So the most critical thing is that, in order to keep this territory in tact, and to have this investigative experiment done in the way it should be done, you cannot move anything on that street. Now, according to Ukrainian law, this street is under arrest,  so to say, so you cannot move anything, you cannot build anything, you cannot take the stones out of that street. But, for some reason, we heard from the General Prosecutor that this investigative experiment is over and we need to start the construction of the memorial as soon as possible. Who needs that? I don't know. In my opinion, it looks like a political moment, where the government would need a memorial for their own political reasons, maybe, they have some, they probably have some, because the elections are coming, two campaigns are coming. So the critical point is to preserve that street right now and to have that experiment done and from what we see part of the street is already... something has been moved there, and on the part of the street already some constructive works started. So it is really very much concerning fact for the investigation and also for the lawyers of the relatives of those who were killed.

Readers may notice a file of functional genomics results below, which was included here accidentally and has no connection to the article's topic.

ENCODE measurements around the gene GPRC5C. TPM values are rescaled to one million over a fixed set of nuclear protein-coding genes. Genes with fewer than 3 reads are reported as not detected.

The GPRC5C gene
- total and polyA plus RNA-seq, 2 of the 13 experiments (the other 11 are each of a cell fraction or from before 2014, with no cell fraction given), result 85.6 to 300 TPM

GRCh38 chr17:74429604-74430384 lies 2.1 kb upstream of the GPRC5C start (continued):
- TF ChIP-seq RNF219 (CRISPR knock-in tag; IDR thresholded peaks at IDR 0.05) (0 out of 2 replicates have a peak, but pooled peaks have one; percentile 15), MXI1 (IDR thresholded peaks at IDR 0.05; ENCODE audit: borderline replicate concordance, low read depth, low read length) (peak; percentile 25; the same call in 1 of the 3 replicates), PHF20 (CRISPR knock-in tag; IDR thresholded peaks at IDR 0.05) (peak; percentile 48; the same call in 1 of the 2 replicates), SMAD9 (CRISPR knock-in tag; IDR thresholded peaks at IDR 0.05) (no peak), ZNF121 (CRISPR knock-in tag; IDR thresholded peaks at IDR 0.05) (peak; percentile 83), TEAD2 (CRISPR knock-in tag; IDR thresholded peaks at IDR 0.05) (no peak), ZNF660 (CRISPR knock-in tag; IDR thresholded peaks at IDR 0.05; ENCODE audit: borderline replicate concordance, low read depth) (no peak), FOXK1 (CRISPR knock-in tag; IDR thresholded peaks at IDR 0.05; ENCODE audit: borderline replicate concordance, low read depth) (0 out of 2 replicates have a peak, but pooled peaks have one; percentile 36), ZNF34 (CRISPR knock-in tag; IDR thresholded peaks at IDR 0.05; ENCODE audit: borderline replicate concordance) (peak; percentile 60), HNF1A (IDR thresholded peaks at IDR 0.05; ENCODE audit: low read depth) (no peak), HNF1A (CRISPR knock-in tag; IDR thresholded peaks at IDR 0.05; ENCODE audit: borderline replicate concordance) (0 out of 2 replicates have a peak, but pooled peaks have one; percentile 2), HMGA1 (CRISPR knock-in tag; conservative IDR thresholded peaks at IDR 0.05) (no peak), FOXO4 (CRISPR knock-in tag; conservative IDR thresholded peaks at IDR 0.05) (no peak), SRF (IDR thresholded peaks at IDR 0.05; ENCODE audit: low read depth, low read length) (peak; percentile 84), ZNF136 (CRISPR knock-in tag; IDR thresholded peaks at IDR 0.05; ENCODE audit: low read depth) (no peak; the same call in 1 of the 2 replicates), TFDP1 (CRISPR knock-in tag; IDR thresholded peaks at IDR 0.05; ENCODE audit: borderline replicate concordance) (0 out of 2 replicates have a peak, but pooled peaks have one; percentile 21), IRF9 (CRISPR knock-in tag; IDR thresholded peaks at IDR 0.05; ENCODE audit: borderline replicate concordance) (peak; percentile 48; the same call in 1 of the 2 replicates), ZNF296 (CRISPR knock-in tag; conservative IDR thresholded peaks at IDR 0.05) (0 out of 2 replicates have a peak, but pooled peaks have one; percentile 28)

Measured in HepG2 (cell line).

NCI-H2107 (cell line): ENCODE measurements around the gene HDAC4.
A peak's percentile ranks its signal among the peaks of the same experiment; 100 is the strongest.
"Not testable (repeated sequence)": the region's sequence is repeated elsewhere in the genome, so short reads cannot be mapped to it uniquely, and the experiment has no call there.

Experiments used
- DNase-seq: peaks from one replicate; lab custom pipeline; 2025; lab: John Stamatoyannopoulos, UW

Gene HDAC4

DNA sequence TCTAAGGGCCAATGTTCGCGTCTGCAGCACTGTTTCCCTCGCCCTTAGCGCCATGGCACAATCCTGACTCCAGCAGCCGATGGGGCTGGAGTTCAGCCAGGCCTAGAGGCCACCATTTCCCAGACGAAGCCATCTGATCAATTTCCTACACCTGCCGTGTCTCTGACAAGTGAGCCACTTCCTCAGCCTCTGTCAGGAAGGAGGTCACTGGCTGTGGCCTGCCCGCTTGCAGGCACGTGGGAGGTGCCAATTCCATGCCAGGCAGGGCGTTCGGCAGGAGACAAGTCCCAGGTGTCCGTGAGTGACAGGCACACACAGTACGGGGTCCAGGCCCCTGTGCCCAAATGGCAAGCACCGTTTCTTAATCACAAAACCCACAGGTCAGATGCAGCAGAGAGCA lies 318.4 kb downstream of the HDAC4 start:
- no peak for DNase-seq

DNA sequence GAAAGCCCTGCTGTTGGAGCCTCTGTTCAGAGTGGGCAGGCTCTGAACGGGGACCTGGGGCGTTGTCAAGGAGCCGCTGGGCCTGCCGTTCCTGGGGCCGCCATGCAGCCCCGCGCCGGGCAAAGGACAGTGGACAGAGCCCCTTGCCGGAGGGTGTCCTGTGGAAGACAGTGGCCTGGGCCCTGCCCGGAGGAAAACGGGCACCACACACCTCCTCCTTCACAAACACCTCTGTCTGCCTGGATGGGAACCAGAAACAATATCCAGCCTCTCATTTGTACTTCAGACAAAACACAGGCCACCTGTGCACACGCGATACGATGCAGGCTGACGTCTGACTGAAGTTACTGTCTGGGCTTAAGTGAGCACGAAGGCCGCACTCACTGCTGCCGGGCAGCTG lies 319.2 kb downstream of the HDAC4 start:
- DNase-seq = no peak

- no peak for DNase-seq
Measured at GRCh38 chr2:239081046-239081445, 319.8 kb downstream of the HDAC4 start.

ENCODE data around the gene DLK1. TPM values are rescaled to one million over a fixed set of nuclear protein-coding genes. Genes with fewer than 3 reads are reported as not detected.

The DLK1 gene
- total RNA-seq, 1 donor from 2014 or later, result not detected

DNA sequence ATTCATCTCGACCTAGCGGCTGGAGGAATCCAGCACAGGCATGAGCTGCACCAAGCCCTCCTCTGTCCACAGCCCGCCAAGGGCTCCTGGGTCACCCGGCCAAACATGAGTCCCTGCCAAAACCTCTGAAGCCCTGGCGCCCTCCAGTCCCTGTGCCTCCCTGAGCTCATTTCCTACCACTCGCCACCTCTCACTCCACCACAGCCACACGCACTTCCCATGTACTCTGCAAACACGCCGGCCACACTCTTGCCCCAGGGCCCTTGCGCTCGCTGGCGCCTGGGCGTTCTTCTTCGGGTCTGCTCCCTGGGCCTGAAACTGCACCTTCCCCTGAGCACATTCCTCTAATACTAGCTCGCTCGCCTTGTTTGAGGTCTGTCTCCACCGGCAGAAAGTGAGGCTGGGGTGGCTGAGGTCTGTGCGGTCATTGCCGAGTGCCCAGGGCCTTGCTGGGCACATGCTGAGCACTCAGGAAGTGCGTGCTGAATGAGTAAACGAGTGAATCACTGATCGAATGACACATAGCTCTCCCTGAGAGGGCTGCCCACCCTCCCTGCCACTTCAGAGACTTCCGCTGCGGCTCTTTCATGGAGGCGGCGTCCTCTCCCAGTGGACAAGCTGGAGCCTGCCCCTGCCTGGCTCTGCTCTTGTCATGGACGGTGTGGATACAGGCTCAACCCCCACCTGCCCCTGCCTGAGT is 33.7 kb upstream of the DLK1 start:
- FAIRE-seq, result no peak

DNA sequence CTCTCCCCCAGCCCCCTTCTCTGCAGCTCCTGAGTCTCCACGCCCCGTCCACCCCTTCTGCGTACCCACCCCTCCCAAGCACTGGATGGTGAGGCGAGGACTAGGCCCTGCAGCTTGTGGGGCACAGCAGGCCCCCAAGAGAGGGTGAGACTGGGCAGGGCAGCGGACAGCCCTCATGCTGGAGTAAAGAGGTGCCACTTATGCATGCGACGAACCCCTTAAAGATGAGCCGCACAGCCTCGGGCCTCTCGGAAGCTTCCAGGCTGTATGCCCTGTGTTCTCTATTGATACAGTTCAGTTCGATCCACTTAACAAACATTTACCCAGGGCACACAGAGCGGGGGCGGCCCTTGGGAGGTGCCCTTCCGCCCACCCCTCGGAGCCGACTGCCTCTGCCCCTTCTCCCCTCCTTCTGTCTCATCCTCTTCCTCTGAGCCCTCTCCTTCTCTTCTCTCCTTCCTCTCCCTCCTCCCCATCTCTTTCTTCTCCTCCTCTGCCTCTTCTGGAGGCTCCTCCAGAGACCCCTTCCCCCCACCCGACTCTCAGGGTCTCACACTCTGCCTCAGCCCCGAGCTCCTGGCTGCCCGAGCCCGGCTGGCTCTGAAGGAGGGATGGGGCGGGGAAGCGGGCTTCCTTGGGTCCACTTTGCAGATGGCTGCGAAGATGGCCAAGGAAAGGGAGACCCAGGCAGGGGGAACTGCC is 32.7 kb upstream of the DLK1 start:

After the revolution, the Berkut riot police unit was dismantled, but another special unit has been created. But what do we know about these people? We just talked about five people, who are on the trial. What do we know about the rest?

You're not mistaken, this special squad which is called the Black squad because they were wearing black, it's the police special forces, they had around 25 people and 5 are in trial and 20 of them fled, they just disappeared from Ukraine. Interestingly enough, 16 of them ended up in Russia, and 16 of them got Russian citizenship.

So we have their names, we know who they are?